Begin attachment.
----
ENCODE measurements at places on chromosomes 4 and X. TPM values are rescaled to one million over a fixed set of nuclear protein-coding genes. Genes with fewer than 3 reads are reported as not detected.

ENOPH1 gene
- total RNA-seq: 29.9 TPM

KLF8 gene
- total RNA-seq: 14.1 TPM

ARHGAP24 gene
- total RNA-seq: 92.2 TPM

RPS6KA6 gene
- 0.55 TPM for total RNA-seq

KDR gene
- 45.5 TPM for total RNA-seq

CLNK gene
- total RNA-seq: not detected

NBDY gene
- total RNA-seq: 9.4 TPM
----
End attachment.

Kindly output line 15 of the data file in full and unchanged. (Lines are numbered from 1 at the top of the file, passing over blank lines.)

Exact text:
- total RNA-seq: 9.4 TPM